Determinism and Spatial Scale: Aggregating Individuals into Densities in Oscillatory Systems

Tuesday, June 8, 1999 - 11:00am - 12:00pm
Keller 3-180
Mercedes Pascual (University of Maryland)
In collaboration with Simon A. Levin.

It has been shown that individual-based predator-prey systems can display at an intermediate spatial scale of aggregation, a dynamic regime in which oscillations differ from random fluctuations around a global average. This intermediate scale has been proposed as a natural size at which to aggregate individuals into densities. It can be identified with an approach based on a determinism test from nonlinear data analysis. I illustrate some of these ideas with an individual-based predator-prey model that is spatial, stochastic, and nonlinear. I then move to the open problem of deriving an appropiate approximation for the dynamics of densities at the selected intermediate scale. I show that the two simplest candidate models-the mean-field system with a limit cycle attractor and an extension of it that adds demographic noise-fail to provide a good approximation. Thus, space is nonnegligible. I end with a conjecture (and hopefully by the time of this talk, some evidence) on the type of model needed to approximate the aperiodic dynamics of densities.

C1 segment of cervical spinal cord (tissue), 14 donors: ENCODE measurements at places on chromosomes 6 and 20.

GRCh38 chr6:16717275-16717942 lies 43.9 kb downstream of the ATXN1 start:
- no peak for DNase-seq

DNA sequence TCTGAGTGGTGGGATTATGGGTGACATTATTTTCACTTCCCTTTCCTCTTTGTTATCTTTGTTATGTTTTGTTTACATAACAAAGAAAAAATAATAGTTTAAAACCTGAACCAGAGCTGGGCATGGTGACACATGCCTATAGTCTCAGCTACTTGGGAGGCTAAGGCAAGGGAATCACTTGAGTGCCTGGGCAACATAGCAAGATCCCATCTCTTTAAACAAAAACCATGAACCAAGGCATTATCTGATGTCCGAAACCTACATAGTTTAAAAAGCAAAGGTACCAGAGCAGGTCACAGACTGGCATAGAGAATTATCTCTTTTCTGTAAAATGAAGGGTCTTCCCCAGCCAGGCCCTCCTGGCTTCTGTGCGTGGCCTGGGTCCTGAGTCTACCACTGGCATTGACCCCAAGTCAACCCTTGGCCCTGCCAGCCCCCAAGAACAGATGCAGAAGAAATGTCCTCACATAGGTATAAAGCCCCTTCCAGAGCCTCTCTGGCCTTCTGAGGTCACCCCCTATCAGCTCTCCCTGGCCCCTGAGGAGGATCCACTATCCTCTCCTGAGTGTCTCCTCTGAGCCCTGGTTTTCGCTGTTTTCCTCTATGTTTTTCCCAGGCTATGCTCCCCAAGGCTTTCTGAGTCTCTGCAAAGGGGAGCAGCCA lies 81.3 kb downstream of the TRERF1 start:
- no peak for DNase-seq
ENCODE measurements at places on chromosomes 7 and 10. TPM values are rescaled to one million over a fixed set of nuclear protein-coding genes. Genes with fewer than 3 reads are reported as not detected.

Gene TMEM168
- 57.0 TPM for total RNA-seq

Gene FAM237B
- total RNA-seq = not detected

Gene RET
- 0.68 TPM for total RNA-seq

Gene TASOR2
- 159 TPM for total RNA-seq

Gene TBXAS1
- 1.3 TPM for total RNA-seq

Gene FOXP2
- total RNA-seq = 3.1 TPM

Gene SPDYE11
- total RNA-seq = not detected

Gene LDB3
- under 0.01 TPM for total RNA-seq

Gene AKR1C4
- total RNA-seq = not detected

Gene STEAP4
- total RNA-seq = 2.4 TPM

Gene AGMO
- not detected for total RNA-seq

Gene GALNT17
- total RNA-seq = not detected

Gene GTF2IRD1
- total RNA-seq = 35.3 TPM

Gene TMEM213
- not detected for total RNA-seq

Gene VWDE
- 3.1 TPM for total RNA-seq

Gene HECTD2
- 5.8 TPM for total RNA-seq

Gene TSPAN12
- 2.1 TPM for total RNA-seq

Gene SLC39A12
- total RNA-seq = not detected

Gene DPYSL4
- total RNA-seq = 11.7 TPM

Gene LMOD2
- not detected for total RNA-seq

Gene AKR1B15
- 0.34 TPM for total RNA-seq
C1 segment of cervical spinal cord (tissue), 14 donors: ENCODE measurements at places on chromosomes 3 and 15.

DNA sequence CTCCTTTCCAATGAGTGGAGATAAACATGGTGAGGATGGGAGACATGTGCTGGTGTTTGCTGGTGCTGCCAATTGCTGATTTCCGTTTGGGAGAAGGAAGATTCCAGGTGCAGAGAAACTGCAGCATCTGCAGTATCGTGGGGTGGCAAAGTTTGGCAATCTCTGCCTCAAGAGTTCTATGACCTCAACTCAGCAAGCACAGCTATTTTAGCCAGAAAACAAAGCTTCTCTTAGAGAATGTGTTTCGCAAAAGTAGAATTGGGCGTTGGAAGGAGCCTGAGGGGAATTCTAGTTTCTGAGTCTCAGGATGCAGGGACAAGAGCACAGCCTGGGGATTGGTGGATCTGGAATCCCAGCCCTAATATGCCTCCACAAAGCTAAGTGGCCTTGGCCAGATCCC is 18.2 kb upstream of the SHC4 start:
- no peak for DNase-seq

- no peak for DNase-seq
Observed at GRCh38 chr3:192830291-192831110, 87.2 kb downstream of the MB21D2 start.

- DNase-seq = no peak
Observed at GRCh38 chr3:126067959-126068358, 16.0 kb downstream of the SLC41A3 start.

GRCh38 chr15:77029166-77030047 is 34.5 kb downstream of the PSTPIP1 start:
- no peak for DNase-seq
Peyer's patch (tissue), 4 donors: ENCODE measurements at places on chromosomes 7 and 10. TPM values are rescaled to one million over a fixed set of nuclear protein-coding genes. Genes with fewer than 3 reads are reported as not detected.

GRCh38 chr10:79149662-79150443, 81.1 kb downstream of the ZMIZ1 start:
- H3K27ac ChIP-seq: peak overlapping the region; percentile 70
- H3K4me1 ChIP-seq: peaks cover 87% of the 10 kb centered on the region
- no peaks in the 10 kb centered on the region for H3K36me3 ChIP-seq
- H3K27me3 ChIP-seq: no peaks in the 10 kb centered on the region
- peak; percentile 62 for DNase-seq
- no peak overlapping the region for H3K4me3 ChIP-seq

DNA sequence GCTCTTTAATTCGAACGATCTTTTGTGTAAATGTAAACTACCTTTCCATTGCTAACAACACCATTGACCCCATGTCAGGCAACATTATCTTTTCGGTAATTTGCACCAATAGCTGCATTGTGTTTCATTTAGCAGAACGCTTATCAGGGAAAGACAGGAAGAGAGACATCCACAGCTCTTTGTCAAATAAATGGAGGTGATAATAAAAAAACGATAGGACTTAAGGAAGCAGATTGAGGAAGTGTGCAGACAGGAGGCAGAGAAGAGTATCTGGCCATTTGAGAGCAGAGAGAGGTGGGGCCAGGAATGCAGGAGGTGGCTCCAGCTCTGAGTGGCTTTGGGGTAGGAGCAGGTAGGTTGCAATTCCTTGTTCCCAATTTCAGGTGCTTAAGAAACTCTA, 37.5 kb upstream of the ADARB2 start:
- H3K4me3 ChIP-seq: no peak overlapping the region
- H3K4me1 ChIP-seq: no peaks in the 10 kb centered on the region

* Keeling, M.J., I. Mezic, R.J. Hendry, J. McGlade, and D.A. Rand. 1997. Characteristic length scales of spatial models in ecology via fluctuation analysis. Philosophical Transactions of the Royal Society of London Series B 352: 1589-1601.

* Pascual, M., and S.A. Levin. 1999. From individuals to population densities: searching for the intermediate scale of nontrivial determinism. Ecology in press.

* Rand, D.A., and H.B. Wilson. 1995. Using spatio-temporal chaos and intermediate-scale determinism to quantify spatially extended ecosystems. Proceedings of the Royal Society of London Series B 259: 111-117.